Studies show that in the construction industry only 54.4% of work activities are completed as planned. Mortenson is currently implementing the Last Planner System at Hennepin County Medical Center’s (HCMC) new Specialty Center, a new approach to ensure that construction activities are being tracked, planned and completed with early, interactive input from all trade partners.
This method is a dramatic departure from the typical approach that included little to no input from trade partners. Results are already being realized by the HCMC project team by improved productivity and efficiency in the field.
The Last Planner System:
- Uses weekly meetings with trade partners to review weekly work plans
- Identifies constraints earlier than normal that prevent an activity from being started or completed on time
- Publishes a date that a constraint must be resolved for work to proceed as planned
- The person who is responsible for removing the constraint is identified and they commit to a date they promise to have the constraint removed
“We are in the infant stages but the Last Planner System is showing great promise and the team is excited about the implementation,” said Project Manager Bryan Gingerich. “The process encourages trade partner engagement in the schedule and helps us make reliable commitments to each other.”
Metrics are created by the project team each week to track percent, planned, complete (PPC) and share the results amongst the project team. “Recently the process flushed out a sequencing issue in flooring mitigation which allowed us time to work with the design team to provide an agreeable solution,” said Gingerich. “Using the Last Planner System on the HCMC project, we are currently beating the industry average for completed construction activities by 29%.” The PPC at HCMC is about 70%, versus the industry average of 54.4%.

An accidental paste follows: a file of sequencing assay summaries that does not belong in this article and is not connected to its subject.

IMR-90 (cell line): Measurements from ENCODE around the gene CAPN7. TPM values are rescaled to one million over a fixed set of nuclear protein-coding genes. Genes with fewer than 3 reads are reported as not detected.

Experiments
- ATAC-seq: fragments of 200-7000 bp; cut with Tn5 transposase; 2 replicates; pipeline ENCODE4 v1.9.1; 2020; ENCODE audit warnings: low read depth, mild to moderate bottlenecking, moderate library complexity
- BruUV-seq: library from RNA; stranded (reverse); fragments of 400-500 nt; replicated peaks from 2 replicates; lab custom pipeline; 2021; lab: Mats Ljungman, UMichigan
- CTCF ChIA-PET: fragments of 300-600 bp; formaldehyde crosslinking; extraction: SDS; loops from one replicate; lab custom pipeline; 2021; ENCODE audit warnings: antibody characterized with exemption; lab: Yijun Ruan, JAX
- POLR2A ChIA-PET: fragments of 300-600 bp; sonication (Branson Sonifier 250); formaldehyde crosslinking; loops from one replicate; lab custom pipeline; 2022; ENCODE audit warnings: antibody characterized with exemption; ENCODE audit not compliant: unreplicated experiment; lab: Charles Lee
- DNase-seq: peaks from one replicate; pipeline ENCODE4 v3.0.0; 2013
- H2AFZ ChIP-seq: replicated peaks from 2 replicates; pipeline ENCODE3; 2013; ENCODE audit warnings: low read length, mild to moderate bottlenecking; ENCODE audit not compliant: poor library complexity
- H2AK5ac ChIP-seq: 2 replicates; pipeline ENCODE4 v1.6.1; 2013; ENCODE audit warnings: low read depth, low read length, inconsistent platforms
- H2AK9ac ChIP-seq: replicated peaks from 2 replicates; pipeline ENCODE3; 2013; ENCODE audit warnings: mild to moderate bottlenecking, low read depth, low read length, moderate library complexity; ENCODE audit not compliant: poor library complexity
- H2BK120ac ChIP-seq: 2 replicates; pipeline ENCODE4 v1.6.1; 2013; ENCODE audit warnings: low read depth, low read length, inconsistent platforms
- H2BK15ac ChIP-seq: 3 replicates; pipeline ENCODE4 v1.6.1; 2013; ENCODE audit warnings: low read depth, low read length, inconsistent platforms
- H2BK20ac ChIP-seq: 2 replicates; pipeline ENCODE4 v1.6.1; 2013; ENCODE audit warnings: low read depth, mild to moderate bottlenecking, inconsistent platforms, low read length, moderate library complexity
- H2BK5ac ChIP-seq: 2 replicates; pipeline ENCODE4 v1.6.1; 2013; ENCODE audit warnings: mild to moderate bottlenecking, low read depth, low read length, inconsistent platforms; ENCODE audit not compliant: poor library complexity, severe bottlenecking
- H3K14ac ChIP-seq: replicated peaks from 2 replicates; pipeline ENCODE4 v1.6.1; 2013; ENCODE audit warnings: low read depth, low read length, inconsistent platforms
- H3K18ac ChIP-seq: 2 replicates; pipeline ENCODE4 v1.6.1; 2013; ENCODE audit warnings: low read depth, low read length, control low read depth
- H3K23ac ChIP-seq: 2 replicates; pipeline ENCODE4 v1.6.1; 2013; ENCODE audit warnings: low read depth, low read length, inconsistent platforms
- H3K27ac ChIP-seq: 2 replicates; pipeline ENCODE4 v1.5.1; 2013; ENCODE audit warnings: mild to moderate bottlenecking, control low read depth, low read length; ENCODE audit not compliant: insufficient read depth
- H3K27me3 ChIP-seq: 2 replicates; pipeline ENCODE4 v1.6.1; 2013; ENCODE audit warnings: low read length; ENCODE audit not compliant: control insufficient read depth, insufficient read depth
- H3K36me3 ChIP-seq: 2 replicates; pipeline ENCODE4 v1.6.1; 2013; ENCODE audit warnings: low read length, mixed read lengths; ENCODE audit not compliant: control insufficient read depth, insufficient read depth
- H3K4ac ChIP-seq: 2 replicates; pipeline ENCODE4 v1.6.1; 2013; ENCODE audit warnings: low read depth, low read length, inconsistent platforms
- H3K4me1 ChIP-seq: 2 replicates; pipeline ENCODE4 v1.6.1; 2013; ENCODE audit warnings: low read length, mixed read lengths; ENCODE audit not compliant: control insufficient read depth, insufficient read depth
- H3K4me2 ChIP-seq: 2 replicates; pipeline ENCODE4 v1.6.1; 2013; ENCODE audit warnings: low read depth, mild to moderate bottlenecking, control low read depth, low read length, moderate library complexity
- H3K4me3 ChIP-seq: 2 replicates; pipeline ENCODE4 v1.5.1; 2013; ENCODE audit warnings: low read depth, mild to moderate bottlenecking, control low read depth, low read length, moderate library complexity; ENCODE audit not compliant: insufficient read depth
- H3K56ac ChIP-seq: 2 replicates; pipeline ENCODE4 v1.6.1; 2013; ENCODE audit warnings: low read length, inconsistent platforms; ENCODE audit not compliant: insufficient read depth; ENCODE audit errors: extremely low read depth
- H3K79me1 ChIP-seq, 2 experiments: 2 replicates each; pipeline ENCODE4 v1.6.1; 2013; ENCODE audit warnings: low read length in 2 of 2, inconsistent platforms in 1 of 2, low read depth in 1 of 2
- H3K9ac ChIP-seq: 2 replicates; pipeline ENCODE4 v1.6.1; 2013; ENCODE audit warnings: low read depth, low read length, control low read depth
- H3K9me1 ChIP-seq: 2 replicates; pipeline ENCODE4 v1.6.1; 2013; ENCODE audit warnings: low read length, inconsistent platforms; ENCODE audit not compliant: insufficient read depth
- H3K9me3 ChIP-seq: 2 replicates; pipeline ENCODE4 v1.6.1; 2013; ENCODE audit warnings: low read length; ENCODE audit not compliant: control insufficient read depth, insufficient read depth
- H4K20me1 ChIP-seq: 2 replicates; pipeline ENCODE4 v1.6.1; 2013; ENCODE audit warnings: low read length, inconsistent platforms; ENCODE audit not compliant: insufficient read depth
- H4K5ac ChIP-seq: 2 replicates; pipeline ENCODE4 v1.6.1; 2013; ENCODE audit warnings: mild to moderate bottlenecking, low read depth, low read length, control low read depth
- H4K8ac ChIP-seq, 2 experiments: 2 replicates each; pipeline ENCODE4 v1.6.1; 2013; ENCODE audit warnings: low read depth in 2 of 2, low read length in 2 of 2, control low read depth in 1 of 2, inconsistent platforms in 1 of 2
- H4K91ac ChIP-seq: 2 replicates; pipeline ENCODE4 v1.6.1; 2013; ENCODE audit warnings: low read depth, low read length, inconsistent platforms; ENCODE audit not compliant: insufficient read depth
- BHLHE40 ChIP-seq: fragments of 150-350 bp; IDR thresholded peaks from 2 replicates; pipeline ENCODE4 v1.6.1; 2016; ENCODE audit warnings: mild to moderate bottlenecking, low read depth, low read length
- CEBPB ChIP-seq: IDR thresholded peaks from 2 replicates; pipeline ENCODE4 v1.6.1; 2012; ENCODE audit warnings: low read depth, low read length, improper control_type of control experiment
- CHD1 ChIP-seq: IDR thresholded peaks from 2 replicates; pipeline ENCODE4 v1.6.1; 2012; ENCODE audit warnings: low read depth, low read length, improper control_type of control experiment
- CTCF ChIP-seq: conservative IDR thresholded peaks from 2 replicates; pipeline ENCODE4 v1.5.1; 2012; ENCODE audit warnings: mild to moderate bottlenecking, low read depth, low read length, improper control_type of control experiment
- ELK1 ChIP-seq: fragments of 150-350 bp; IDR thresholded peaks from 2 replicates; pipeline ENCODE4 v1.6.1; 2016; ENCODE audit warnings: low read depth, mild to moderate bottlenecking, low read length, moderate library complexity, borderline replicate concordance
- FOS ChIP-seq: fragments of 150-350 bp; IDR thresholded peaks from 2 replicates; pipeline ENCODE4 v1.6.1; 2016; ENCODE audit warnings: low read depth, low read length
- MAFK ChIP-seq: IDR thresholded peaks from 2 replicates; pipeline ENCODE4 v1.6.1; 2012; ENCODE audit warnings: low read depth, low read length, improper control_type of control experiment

This way of managing the schedule encourages clear and open communication between the various trade partners and consensus groups. The collaborative process facilitates solutions and improves buy-in from the entire project team.
“The Last Planner System has been greatly beneficial to us,” said Tony Watson, Project Manager with Parsons Electric. “Anytime we have a platform to discuss ideal sequencing and can have early discussions with other trades on how we interact with each other is extremely helpful.”
Parsons Electric appreciated having productive conversations that resolved issues before holding-up electricians in the field. “I believe this process is creating empathy for each other and a new level of understanding for how all the trades impact each other,” said Watson. “Planning the best sequences for each trade means we must all compromise for the greatest team production. That is a great bonus for all of us!”
The hope for this new process is that early give-and-take will prevent out of sequence work down the road and remove roadblocks that would hinder the installation sequencing long before they would normally become a problem.